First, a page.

4. Filters

In Todoist, a “filter” is essentially a saved search. Filters allow you to pull together custom lists of tasks with different criteria.

You can structure filters however you like. But as an example, I have an @Home label that I add to personal things I need to do when I’m away from the office.

With that label, I can then use the not operator (!) in the filter today & [email protected] to give me a comprehensive list of everything I need to do on a given day before I leave the office (i.e., when I’m not at home).

Todoist’s free plan limits you to 3 filters. But you can still search Todoist in more than three combinations (not unlike how you can add multiple sections inside each of the free plan’s maximum of 5 projects).7

For instance, if you have an @Home label that you use like I do, you can search Todoist with the query today & [email protected]. Once you run the search, you’ll see everything that’s due today and doesn’t have the @Home label.

You can then bookmark that page in your browser. Or you can copy and paste the URL (which should be something like https://todoist.com/app/search/today%20%26%20!%40Home) into a comment in Todoist.

The workflow’s not as smooth as using the built-in filter feature, but it can gets the job done.

5. Flexible scheduling options for recurring tasks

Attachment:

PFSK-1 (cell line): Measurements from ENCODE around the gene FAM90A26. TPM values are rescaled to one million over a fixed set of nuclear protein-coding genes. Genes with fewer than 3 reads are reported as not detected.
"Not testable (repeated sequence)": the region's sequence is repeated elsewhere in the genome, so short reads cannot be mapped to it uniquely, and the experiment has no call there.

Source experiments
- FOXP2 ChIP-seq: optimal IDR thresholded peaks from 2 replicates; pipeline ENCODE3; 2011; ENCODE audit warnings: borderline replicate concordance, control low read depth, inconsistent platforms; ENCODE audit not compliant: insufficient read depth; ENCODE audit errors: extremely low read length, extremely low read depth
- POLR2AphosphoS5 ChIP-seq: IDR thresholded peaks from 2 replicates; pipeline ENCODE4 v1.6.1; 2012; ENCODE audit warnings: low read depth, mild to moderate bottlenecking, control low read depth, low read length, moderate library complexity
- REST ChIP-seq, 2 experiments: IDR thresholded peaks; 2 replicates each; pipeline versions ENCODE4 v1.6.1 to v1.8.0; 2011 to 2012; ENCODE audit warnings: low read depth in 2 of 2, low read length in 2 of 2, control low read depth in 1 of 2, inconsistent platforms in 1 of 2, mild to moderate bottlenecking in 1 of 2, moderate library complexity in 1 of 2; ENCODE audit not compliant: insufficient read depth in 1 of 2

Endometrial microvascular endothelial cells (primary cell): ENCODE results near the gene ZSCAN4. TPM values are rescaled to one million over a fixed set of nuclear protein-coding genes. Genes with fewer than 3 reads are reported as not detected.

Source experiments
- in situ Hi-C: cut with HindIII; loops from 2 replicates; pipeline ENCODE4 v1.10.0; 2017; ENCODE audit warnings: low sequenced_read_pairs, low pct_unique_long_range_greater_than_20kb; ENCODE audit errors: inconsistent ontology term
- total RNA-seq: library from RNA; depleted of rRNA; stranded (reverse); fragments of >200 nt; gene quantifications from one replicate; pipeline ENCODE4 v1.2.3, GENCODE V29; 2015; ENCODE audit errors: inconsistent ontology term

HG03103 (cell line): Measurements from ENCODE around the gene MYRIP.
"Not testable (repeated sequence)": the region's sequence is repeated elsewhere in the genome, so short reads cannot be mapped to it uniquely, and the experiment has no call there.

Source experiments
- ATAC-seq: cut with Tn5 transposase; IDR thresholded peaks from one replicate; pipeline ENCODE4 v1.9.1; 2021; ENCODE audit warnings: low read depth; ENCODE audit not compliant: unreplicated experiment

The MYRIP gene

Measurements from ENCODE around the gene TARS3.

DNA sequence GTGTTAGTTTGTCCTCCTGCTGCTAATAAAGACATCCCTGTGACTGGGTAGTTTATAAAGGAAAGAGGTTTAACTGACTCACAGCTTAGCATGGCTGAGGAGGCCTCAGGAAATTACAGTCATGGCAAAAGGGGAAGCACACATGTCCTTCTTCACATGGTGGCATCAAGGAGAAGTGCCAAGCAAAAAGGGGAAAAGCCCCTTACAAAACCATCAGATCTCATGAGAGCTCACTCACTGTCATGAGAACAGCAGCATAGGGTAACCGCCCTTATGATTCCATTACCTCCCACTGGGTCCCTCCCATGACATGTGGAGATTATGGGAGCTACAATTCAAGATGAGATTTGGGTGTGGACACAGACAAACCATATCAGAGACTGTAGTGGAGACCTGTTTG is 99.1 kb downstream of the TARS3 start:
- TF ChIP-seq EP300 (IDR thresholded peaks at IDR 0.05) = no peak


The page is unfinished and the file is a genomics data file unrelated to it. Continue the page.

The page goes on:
This one might be a bit geeky. But there are several things I want to do remind myself to do on a certain day of the week in a month.

It’s curiously hard, however, to find task managers that will give you the proper dates for things that occur on a specific day of the week but a different date in a given month.

For instance, you might want to

  • Check the car’s tire pressure every month on the second Saturday. Or
  • Every first Friday in November, communicate about my plans for the annual SBL meeting.

Besides Todoist, there are definitely other solutions that allow you to do this. But I’ve been surprised how few there are.

For me, it’s an important one to have to minimize the need to regularly reschedule things manually that come up on the wrong day.

6. Integrations with Gmail

Gmail includes a “snooze” feature that can be immensely helpful when you want to get a message out of your inbox for now but bring it back at a later time.8

Taking this functionality one level farther, Todoist integrates with Gmail in two ways.9 The first is a Gmail extension (Chrome, Edge) that allows you to add a Gmail message to any Todoist project. There’s also a Google Workspace Add-on that works in other browsers and mobile devices (except iPad).

Using either extension, Todoist can create a task that will link you directly back to the relevant Gmail conversation.

In addition, Todoist now also allows you to forward messages from any email client and have them attached to a particular Todoist task or project, even if you’re on the free plan.10

Each of these features can be a helpful way of stacking the deck so your email will return you the most benefit for the least amount of effort spent managing it.

7. Integrations with Google Calendar

Google of course has its own Tasks and Reminders features that integrate with Calendar. But these are pretty limited and so for me haven’t proven as useful as Todoist.